The author, Kyla, at the BIPOC farming immersion at Soul Fire Farm. Photo by Quin Buck, @kisewehtawin.
On June 18th, Statistics Canada released an infographic thanking Canadian farmers for their role in the Canadian food chain and for helping to get food on the table of millions of Canadians. Amongst the facts about growing fruit and meat production, I couldn’t help but notice the glaring omission of labour and violence that has led us to where we are in the narrative around the Canadian food chain. Now without a doubt, if you ate today you can thank a farmer. But who else do you have to thank?
I can’t help but think about the invisibilized stories and people that the Canadian food system relies on so that we all can eat. Canada’s food chain is standing on the backs of the many Indigenous peoples of Canada who were pushed off of their land to make way for the farmers who settled across Canada. Canada’s food chain is standing on the backs of the thousands of migrant workers who work in the orchards, fields, and processing plants that supply our stores and marketplaces. Canada’s food chain is standing on the backs of the many individuals who work in the grocery stores, fast-food chains, and restaurants who get paid minimum wage. We need to thank a lot more people for the food on our tables.
The invisibilizing of all these people and the contributions they make to the Canadian food landscape is violence. Canada’s food systems did not begin with European settlers. Indigenous people have been living on this land, hunting and gathering and, yes, also farming for thousands of years. Indigenous peoples have been fighting to protect the land and water for hundreds of years. It is also important to remember that white settlers were not the only non-Indigenous people farming in Canada. There is also a rich history of Chinese and Japanese immigrants and Black settlers who helped shape the Canadian agricultural landscape over the past one hundred and fifty-some years, all while facing extreme racism and oppressive governmental policies.
Again, we don’t have to look very far back to witness the complexities and violence perpetuated by the Canadian food system. Today, migrant workers across Canada are protesting the lack of safety measures around farming and COVID-19. Today, Indigenous people are still fighting to protect their lands from destructive development and resource extraction. Today, grocery store workers are striking for fair pay during this pandemic. The struggle for a healthy, safe, and just food system is ongoing.
Throughout history, Black, Indigenous and people of colour (BIPOC) have pointed to our relationship with the land, and to food, as a space of resistance and fundamental to our wellbeing. The Black Panther Party set up a community food program that the foundations of school food clubs were built from. Fannie Lou Hamer, a civil rights icon from Mississippi, developed the Freedom Farm Cooperative in an attempt to empower and support black farmers and sharecroppers while also addressing the food and nutritional needs of the Black community. Indigenous people across Turtle Island have been fighting for food sovereignty for years. This fight continues today with Migrant rights organizations, reparations for African Canadians and Americans, and the LAND BACK movement taking place across Turtle Island.
So where does that leave us as we trudge forward in this complicated world of ours? How do we collaborate and restore our relationships with one another and our food systems? Step one is to educate and equip ourselves with the knowledge of the histories hidden behind Canada’s colonial legacies. Step two is to support BIPOC in all levels of the food industry.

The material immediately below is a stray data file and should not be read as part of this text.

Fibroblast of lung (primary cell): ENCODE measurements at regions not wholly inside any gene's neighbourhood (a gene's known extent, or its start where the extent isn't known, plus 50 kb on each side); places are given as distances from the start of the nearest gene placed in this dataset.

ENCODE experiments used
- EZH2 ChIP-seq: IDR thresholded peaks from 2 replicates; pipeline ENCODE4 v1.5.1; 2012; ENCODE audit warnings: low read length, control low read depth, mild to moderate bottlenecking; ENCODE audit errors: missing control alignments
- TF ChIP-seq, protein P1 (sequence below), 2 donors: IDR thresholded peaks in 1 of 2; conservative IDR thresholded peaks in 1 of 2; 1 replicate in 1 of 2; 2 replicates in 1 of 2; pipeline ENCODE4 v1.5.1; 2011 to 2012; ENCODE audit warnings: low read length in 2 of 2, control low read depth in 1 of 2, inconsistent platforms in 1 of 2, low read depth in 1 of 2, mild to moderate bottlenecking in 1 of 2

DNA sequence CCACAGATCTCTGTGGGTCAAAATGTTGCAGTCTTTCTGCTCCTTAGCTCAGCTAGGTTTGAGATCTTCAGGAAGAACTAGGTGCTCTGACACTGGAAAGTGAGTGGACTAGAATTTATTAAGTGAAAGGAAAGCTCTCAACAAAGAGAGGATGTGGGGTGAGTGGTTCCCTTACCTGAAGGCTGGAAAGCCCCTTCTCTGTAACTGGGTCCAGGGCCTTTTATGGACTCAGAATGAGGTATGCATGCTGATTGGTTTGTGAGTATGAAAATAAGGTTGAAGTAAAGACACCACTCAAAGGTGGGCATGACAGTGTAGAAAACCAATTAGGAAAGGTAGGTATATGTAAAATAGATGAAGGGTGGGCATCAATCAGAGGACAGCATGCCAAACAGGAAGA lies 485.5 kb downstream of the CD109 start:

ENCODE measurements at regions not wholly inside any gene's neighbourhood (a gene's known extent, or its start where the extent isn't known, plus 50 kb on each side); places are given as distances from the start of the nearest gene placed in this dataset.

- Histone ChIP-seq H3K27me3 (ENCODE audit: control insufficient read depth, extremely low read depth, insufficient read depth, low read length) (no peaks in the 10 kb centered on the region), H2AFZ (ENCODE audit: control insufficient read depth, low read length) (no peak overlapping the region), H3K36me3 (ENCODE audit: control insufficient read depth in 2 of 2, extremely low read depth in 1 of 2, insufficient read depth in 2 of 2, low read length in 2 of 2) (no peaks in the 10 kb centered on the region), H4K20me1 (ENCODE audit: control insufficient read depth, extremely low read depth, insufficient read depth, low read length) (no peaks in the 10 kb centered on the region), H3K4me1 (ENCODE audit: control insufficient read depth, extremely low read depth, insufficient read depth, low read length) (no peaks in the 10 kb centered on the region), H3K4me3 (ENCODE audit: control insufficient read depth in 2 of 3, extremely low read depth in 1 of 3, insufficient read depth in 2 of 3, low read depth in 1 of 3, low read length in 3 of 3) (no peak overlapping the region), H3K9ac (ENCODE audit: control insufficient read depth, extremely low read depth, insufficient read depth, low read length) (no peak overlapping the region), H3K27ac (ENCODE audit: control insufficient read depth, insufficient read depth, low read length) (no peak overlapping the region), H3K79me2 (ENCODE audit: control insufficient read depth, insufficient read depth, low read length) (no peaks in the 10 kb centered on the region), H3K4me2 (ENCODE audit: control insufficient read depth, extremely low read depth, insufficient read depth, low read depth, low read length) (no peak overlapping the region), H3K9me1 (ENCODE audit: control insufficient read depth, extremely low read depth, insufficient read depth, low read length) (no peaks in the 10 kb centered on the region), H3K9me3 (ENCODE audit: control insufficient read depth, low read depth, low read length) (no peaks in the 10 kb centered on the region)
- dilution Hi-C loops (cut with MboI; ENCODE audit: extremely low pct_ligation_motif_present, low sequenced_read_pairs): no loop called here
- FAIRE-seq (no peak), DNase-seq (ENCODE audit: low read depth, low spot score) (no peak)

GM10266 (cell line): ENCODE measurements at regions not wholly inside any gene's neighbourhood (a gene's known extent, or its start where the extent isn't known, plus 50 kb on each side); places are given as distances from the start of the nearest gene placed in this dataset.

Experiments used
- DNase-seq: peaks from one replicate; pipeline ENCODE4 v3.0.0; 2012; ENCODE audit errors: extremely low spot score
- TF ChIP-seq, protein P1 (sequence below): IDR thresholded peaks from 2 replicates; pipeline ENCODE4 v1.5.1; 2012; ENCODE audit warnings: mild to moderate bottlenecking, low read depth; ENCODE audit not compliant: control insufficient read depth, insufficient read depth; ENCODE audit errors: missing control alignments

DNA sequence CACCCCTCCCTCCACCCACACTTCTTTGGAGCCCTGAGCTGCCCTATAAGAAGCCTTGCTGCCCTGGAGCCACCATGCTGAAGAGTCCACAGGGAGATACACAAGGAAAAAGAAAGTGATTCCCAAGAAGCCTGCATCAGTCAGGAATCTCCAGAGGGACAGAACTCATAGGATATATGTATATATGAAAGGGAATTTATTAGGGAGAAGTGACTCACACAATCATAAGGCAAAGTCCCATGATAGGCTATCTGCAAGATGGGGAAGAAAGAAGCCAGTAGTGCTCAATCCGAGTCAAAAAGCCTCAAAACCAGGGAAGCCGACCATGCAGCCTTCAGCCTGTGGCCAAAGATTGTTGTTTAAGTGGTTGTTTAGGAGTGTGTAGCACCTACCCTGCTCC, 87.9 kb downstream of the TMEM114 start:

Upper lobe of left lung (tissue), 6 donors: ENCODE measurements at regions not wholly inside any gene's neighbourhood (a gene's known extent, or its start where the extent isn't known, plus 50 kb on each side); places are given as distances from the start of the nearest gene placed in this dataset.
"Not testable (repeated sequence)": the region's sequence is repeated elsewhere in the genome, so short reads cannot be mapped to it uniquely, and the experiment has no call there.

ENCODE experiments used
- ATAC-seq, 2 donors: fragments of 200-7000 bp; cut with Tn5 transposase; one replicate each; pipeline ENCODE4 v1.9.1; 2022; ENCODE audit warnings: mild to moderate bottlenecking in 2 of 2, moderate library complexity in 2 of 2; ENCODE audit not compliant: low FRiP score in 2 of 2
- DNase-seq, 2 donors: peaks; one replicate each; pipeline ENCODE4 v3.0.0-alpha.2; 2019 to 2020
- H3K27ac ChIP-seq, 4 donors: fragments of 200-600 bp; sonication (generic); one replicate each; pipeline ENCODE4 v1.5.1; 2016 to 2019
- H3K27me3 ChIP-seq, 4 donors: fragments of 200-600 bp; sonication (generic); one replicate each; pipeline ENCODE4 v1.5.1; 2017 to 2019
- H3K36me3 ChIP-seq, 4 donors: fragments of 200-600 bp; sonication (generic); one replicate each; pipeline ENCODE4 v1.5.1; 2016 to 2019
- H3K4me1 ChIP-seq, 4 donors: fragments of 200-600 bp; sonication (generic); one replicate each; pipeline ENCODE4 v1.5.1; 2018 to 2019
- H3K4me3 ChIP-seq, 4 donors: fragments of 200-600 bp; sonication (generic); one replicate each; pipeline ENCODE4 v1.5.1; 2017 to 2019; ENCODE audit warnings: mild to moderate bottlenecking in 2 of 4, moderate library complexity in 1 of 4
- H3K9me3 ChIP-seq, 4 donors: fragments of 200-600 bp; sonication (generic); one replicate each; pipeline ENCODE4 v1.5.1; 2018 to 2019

The past months have laid bare the fragility of our food systems, but we’ve also been presented with the opportunity to pivot and reshape what we want our food systems to look like. A system where everyone has access to healthy and culturally appropriate food, where the land is not owned by a few individuals, where workers are paid fairly and have safe working environments as they contribute to the Canadian food chain. Without acknowledging the complicated and violent histories, while invisibilizing the people fighting today for their rights we won’t know true food justice. This is how we begin to thank everyone involved in making sure we have food on our tables.
Looking for more resources on BIPOC farming and food systems on Turtle Island?
- Indigenous Food Systems Concepts, Cases, and Conversations. Edited by Priscilla Settee and Shailesh Shukla
- Freedom Farmers Agricultural Resistance and the Black Freedom Movement by Monica M. White
- Lost Harvests by Sarah Carter
- Clearing the Plains: Disease, Politics of Starvation, and the Loss of Aboriginal Life by James Daschuk
- Braiding Sweetgrass by Robin Wall Kimmerer
Articles + Papers:
- The History of Food in Canada Is the History of Colonialism By Corey Mintz
- Parallel Alternatives: Chinese-Canadian Farmers and the Metro Vancouver Local Food Movement by Natalie Ruth Gibb
People/Organizations/Farms to know about:
- Indigenous Food Systems Network
- Indigenous Climate Action
- Dehydration Nations
- Black Creek Community Farm
- Sundance Harvest
- Winona Laduke
- Robin Wall Kimmerer
About the Author
Kyla is a Métis, Black woman born and raised in Amiskwaciwâskahikan / ᐊᒥᐢᑲᐧᒋᐋᐧᐢᑲᐦᐃᑲᐣ (Edmonton). Over the years Kyla has worked with a number of non-profit organizations focusing on anti-oppression, advocacy, and community-building. Her experiences and interests are centred around Indigenous solidarity, sustainability, community health, and food justice. The goal of her work is to build more resilient, just, and healthier communities. She is currently the Director of Operations at Indigenous Climate Action.
You can follow her on Instagram @kylaplovesfood